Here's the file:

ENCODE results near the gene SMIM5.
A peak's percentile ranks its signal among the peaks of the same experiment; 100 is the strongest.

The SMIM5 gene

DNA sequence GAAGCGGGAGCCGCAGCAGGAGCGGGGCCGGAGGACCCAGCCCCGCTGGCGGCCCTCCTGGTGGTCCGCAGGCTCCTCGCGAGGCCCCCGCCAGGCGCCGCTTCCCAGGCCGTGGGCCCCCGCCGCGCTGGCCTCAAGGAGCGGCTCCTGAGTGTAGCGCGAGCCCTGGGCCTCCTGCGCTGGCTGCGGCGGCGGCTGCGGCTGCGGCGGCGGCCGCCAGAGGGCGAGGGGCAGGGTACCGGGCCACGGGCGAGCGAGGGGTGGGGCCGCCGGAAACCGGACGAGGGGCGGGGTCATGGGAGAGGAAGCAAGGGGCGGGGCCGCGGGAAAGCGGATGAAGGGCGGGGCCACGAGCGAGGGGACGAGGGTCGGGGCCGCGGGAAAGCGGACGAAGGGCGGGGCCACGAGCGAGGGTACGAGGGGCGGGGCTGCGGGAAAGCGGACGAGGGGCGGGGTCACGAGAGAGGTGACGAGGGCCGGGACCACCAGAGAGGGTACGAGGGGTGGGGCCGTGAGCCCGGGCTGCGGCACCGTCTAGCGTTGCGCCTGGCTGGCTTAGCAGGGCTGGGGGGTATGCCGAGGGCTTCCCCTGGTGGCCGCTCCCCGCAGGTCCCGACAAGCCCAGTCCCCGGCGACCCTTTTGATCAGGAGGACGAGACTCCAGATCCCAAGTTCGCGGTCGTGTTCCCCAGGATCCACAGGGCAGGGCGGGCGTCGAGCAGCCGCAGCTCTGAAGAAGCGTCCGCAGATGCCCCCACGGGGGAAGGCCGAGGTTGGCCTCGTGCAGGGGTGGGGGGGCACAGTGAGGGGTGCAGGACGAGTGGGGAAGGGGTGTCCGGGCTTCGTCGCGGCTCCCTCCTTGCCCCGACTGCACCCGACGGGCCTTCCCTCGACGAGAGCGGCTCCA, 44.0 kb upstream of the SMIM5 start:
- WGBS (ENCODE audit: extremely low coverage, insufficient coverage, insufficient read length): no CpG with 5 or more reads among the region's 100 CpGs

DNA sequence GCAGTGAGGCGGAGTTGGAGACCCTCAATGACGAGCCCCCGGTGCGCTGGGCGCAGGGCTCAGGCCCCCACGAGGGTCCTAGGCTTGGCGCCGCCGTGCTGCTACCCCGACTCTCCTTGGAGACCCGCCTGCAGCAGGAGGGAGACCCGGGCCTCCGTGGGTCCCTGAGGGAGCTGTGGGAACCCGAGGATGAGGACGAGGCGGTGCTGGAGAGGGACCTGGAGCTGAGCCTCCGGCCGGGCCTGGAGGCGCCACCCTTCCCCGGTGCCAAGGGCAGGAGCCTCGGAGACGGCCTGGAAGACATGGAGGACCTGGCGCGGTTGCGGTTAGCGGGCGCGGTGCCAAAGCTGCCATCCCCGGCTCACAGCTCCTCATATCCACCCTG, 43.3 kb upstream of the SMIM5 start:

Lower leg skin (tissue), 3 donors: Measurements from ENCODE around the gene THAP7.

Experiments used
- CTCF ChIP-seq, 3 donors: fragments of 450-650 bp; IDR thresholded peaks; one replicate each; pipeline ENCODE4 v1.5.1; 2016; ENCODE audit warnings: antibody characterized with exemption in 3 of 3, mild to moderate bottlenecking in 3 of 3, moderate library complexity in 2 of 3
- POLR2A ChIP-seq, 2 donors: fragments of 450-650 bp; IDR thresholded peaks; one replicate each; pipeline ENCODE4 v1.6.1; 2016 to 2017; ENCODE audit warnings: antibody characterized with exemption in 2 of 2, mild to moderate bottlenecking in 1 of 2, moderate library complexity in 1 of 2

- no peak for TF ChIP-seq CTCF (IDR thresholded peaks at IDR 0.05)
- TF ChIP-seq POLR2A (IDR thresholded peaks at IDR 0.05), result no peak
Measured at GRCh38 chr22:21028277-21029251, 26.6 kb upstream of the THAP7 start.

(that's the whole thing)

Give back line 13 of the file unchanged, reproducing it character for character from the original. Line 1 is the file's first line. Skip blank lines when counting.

Measured at GRCh38 chr22:21028277-21029251, 26.6 kb upstream of the THAP7 start.